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By 2016 the richest people on the planet, which make up 1% of the global population, will own over 50% of the world's wealth, according to a study by Oxfam.

The latest calculation shows an increase on the 48% owned by the wealthiest in 2014.

"The scale of global inequality is quite simply staggering and despite the issues shooting up the global agenda, the gap between the richest and the rest is widening fast," said Winnie Byanyima, executive director of Oxfam International in a statement.

Oxfam's study shows that the world's wealthiest individuals - dubbed the 1% - have $2.7m each on average, accounting for 48% of the global share in 2014.

The average population, classed as non-rich have $3,851 per adult and account for only 5.5% of global wealth.

Oxfam's study falls neatly in line with Credit Suisse's report from October 2014 that said that the richest 1% of people own nearly half of the world's wealth.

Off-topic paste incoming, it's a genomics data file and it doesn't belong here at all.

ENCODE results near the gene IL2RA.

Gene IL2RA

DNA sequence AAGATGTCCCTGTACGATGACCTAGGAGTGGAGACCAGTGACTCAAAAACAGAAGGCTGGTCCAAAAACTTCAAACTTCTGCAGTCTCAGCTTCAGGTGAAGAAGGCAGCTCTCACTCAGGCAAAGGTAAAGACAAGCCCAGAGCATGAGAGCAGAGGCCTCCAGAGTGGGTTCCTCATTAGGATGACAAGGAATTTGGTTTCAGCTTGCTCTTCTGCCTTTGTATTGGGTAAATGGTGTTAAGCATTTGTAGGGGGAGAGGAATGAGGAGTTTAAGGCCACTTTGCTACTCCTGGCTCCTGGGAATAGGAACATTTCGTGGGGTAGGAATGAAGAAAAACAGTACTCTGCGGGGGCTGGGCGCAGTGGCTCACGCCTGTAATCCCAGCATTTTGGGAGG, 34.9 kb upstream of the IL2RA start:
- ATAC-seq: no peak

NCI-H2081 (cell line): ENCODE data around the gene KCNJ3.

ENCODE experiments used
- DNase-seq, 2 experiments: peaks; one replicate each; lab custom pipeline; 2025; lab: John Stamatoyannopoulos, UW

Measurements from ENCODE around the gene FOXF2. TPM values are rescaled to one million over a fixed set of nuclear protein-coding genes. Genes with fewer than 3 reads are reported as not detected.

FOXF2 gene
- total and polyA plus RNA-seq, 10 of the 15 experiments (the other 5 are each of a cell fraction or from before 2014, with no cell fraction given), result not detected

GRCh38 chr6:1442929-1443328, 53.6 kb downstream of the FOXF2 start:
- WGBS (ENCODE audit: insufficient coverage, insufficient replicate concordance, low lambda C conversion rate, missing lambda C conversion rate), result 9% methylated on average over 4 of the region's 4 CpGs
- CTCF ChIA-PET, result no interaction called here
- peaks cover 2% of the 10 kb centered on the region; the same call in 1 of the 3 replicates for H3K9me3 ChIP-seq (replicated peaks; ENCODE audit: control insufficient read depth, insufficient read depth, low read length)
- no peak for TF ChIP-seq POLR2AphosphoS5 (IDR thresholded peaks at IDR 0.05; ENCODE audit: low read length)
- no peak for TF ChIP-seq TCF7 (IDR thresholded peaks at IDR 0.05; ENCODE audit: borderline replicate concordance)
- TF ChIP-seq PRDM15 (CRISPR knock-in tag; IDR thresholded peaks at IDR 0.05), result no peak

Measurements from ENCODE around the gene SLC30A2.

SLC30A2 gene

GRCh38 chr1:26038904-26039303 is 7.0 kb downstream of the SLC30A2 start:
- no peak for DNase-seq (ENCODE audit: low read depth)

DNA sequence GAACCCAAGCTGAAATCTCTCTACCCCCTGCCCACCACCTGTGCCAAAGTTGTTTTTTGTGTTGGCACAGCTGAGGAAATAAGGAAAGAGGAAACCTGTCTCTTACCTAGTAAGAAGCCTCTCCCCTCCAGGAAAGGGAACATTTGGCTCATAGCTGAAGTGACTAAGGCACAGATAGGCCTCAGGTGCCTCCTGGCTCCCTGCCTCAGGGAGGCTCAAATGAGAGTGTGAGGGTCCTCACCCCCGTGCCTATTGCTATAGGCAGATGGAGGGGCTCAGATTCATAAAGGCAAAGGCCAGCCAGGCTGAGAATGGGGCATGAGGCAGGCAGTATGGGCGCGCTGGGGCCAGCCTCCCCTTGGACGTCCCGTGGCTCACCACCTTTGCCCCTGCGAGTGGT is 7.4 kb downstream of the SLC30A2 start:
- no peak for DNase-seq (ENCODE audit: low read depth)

However, according to the investment bank's fifth global wealth report, individuals only need $3,650 (£2,274, €2,874) and the value of their home, to be classed as some of the richest people in the world.

Those who hold $798,000 and the value of equity in their home are classed as the top 1% wealthiest in the world, and include business behemoths such as Donald Trump, Warren Buffett and Microsoft founder Bill Gates.

Global wealth rose by a record $20.1tn over the last year. Credit Suisse estimates that global private wealth will grow to $369tn by 2019, with more than one quarter of the growth coming from emerging markets.